When she is both the illustrator and author, Jónsdóttir said that she can develop both aspects of the story simultaneously. But when she illustrates the texts of other authors, a different approach is required. “When I receive a manuscript, I have to find that certain atmosphere to suit the pictures for the story. One has to take the story’s temperature, taste the words, and somehow make it your own although you didn’t write it.”

“Every book deserves its own special visual world,” she said. “I never just pick a style because it’s easy for me to use.” Jónsdóttir has worked on a number of high-profile projects. She illustrated and designed Andri Snær Magnason’s well-loved The Story of the Blue Planet, which has been widely translated, including an English edition from Pushkin Press. The Story of the Blue Planet, she said, was “quite a task.” It took a while before they decided on a final form. “It started as a 60- to 70-page small-sized book with black and white illustrations, but ended with almost 100 pages and full-color images in a larger format.”

Designing the book wasn’t just about drawing pictures, Jónsdóttir said. However uninteresting the layout may be, “the text is always a picture on the page. Letters and words are visual pictures too. A book is a visual thing!” Jónsdóttir, who has also written three plays for children, said she feels that picture books are “very much in kinship with theater.” In both of them, she said you are “setting the stage, choosing the right backdrop, drawing the curtains.” Once a reader opens a book, he or she is “entering and accepting the world that’s behind the curtains.”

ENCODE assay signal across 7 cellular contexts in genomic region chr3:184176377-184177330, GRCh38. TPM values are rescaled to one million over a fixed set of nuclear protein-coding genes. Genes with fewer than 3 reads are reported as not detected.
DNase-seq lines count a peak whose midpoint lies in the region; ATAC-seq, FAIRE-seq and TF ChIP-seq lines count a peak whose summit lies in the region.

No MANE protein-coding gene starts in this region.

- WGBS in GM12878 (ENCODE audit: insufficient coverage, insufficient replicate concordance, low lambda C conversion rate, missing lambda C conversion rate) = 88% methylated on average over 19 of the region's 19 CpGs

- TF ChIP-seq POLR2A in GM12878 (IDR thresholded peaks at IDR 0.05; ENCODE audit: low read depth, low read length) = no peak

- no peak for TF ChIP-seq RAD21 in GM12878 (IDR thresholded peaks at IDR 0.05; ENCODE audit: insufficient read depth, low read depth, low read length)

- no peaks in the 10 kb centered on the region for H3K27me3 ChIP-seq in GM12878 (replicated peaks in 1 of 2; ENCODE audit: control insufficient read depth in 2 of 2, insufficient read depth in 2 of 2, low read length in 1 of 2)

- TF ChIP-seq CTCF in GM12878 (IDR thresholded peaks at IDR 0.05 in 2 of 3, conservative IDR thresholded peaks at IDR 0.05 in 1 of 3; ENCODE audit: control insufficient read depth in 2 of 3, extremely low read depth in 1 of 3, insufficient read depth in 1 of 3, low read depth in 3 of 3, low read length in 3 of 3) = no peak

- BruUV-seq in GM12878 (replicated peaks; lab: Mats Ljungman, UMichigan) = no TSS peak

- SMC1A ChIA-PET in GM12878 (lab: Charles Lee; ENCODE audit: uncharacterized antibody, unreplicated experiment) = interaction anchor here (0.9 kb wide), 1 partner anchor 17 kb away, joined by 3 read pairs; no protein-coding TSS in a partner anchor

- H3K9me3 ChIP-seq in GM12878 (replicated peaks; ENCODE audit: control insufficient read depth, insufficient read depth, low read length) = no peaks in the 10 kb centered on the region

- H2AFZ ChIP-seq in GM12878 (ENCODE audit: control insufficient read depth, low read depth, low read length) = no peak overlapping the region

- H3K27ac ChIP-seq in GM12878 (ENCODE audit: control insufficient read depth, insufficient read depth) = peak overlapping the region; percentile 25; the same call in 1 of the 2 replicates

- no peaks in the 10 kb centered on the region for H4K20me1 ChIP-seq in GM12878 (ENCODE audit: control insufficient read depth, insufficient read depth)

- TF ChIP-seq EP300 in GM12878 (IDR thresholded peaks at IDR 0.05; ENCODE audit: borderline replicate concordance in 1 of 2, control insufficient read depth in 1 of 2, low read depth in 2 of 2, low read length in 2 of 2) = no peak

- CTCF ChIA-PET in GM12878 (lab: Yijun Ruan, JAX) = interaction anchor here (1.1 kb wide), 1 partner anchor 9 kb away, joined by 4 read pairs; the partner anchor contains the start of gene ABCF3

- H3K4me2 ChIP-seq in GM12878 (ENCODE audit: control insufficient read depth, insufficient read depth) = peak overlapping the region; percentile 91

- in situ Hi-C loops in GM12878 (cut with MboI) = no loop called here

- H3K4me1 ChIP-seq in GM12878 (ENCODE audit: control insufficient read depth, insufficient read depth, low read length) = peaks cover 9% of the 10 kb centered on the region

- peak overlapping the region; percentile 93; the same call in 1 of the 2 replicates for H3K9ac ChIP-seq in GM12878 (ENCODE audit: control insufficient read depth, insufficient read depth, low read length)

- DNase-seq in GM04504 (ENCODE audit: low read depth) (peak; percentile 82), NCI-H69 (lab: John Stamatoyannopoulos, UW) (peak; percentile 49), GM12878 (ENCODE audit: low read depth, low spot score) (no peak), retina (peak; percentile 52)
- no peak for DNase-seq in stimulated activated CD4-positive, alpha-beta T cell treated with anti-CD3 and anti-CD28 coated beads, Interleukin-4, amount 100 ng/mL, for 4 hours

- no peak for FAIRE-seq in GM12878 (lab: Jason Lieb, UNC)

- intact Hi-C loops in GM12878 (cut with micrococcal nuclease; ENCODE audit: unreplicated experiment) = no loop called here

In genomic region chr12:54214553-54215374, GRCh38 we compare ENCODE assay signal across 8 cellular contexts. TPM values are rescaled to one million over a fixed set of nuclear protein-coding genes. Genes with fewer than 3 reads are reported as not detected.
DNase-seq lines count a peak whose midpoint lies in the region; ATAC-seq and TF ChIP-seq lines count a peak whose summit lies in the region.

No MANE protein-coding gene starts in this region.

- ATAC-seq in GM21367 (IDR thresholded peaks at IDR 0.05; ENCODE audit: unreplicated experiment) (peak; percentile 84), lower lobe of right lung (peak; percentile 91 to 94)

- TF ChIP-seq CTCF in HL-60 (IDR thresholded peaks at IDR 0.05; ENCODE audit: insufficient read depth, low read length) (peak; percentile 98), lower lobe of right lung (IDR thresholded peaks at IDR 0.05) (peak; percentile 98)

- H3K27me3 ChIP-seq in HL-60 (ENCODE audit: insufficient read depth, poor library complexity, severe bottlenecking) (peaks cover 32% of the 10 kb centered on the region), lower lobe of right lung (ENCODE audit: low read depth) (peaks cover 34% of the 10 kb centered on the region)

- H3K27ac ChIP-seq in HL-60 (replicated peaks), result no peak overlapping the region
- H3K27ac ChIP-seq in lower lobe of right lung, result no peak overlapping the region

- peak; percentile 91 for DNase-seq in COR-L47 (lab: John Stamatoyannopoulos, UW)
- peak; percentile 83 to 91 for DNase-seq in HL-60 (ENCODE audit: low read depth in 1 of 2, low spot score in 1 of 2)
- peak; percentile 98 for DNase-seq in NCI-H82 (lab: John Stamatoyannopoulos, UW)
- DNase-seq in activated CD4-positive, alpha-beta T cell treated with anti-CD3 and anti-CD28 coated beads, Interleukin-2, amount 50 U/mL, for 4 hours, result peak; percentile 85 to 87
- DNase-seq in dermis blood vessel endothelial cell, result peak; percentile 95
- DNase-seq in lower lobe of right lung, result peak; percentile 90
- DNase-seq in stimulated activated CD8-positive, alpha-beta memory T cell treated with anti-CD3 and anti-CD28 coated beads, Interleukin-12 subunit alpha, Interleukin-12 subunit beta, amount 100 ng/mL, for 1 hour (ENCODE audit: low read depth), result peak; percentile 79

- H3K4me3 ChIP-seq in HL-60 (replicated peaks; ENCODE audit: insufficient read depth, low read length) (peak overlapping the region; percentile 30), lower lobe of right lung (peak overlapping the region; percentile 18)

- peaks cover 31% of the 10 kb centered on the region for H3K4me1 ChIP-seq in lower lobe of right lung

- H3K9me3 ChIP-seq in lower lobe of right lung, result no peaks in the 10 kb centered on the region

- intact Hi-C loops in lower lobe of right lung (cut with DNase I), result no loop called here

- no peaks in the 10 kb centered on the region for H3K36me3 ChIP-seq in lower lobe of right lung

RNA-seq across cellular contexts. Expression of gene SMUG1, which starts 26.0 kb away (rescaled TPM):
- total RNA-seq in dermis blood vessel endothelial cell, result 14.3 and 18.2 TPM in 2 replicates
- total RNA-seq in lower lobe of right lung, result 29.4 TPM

Her advice to emerging writers and illustrators was adamant: “Never, ever think that it’s just a children’s book. Don’t underestimate the readers because of their young age. Put everything you have in your work, and then a little extra more.”

Illustrating and writing for children is particularly enjoyable for her, Jónsdóttir said, because “it allows me to dwell in that wonderful and sometimes not-so-wonderful world of childhood and to study topics and feelings the way a child would. It keeps me sane in a mad world.” She said that, no matter how many children’s books there are, the world will always need more.

“It is a genre that has kept alive all the honest ways of telling a good story: tales that are humorous, clever, poetical, magical, adventurous, silly, incredible, sad, and more. Stories that can be read by everyone in the world. Isn’t that something?”

This is Jónsdóttir’s first time in Abu Dhabi, and she’s looking forward to it. “I hope I meet some eager publishers who would like to translate and publish my books. I hope I see some inspiring books I can take home with me. Unfortunately I don’t read Arabic, but I can always admire the illustrations and the beautiful lettering!”

On Saturday, May 9 at 2 p.m., you can meet renowned Icelandic children’s book author and illustrator Áslaug Jónsdóttir at the Literature Oasis.
Article: Text © Marcia Lynx Qualey – Abu Dhabi International Book Fair – Show Daily